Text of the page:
2With that unambiguous statement, Cuban President Raul Castro, who was elected last week to a second five-year term by the National Assembly, let it be known that socialist (dictatorial) Cuba of today will be socialist (dictatorial) Cuba of tomorrow and of 2018.
Considering who Castro has handpicked to be his successor, it will be more of the same in the island nation a mere 90 miles from the United States. Miguel Diaz-Canel, 52, an electrical engineer by training and ex-minister of higher education, is an insider who obviously embraces the philosophy of the 81-year-old president and his 86-year-old brother, Fidel Castro, who retired in 2008 after running the country since 1959. That was the year the Castro brothers led the revolution that toppled the pro-American government of Fulgencio Batista.
Any hopes of a change after 2018 from the oppressive rule that has crippled Cuba economically and socially for decades were dashed when the president offered this assessment of Diaz-Canel, who will take over the reins of power:
“Our greatest satisfaction is the tranquility and serene confidence we feel as we deliver to the new generations the responsibility to continue building socialism.”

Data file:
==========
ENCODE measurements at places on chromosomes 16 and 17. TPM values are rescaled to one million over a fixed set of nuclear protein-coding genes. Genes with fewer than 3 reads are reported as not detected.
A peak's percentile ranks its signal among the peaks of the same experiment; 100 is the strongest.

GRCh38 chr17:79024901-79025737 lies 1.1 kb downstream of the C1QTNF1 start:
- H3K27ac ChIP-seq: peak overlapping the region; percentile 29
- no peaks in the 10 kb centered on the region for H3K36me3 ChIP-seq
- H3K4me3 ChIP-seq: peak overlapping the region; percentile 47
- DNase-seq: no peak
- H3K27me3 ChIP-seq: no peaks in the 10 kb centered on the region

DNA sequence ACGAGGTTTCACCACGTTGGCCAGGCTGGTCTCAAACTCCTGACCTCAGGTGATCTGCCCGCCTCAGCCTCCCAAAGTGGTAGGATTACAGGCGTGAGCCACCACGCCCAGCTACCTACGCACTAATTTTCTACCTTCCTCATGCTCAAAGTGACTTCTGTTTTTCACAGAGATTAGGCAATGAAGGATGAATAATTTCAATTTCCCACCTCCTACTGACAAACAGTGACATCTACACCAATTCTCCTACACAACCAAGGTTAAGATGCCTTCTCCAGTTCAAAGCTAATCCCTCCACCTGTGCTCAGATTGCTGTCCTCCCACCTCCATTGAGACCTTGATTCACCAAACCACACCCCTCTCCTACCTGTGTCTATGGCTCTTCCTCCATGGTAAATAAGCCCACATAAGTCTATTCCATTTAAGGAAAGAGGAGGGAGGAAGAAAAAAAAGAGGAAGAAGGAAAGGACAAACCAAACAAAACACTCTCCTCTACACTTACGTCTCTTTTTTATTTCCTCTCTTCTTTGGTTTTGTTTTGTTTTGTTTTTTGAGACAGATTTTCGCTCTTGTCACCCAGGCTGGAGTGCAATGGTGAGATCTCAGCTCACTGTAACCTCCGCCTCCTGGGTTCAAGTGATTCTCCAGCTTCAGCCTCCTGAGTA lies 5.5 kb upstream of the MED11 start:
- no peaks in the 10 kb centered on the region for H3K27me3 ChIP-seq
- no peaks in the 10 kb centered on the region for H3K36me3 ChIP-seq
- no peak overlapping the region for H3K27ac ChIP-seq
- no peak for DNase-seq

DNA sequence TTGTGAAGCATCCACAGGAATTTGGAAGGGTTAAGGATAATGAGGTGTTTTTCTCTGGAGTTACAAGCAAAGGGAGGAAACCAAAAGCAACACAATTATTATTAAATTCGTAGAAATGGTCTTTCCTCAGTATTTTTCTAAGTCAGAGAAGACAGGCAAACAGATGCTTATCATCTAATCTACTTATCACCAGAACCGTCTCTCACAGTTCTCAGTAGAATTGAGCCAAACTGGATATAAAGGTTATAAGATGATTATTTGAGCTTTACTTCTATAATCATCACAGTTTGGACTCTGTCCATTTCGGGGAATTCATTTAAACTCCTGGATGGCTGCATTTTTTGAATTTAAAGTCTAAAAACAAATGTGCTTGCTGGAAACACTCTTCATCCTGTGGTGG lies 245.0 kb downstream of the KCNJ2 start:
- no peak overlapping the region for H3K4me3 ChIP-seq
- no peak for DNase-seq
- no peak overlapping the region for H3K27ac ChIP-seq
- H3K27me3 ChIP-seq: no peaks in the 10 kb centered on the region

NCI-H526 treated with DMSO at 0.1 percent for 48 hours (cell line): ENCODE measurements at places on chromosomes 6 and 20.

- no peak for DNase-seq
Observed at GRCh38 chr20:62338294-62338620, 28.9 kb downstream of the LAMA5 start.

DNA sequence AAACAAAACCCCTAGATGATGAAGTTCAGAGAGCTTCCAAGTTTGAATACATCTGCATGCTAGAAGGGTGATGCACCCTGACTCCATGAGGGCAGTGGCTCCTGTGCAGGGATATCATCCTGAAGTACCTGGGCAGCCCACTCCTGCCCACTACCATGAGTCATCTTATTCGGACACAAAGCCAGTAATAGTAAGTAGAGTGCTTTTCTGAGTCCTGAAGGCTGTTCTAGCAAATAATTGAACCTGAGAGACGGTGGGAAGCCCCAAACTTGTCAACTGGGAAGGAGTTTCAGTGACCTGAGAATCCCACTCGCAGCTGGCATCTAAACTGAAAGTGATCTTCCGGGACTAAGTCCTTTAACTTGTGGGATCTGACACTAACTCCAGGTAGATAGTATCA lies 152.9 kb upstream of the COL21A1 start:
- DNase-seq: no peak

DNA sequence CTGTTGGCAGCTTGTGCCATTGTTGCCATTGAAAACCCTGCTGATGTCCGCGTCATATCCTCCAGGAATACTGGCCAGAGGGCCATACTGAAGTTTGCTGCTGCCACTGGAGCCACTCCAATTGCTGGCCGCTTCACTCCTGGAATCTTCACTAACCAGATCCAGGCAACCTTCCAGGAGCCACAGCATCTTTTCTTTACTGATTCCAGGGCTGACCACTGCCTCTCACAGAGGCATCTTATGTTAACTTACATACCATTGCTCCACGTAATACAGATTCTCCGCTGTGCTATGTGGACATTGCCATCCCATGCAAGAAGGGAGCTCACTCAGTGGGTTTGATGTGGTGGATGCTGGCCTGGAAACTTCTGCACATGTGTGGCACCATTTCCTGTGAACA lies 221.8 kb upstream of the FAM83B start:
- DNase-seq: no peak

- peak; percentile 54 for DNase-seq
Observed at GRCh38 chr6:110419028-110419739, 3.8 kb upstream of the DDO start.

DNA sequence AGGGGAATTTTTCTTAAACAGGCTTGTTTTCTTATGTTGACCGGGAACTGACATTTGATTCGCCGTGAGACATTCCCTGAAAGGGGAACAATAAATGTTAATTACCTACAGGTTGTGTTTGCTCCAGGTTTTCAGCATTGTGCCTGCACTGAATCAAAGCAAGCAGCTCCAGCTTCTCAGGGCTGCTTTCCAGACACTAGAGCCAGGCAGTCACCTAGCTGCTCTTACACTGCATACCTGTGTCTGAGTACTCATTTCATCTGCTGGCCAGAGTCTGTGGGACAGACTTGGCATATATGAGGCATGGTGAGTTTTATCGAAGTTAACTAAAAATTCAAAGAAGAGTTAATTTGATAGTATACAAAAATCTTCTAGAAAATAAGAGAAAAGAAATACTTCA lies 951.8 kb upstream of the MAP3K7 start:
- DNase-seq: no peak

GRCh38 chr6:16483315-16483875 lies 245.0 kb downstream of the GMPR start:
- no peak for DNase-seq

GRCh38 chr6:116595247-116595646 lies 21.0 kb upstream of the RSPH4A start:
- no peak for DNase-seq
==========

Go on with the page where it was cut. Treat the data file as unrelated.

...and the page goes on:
U.S. Rep. Ileana Ros-Lehtinen, a Cuban-American Republican from Florida, had it absolutely right when she contended that the U.S. should not change its policy of isolation of the Cuban regime.
“If dictator Raul Castro states that he will retire in five years, there will still be no real change for the Cuban people so long as the Castro brothers remain in any form of leadership position, even behind the scenes,” Ros-Lehtinen said.
President Obama, who in his first term talked about the steps the Cuban government must take to bring about a loosening of the near-total embargo, must reiterate this nation’s position that freedom and human rights are the foundation upon which’s Cuba’s relationship with the U.S. can be built.
In January 2011, Obama asked the secretaries of state, treasury and homeland security to take a series of steps to “continue efforts to reach out to the Cuban people in support of their desire to freely determine their country’s future.”
Among the steps: purposeful travel; non-family remittances; U.S. airports supporting licensed charter flights to and from Cuba.
“These measures will increase people-to-people contact; support civil society in Cuba; enhance the free flow of information to, from, and among the Cuban people; and help promote their independence from Cuban authorities,” the White House said in a statement at the time.
However, in light of the comments by President Raul Castro and the fact that the status quo will prevail when he is replaced by Diaz-Canel, the Obama administration’s effort to bring about change seems doomed to fail.
It appears that democracy for Cuba will remain but a dream for years to come.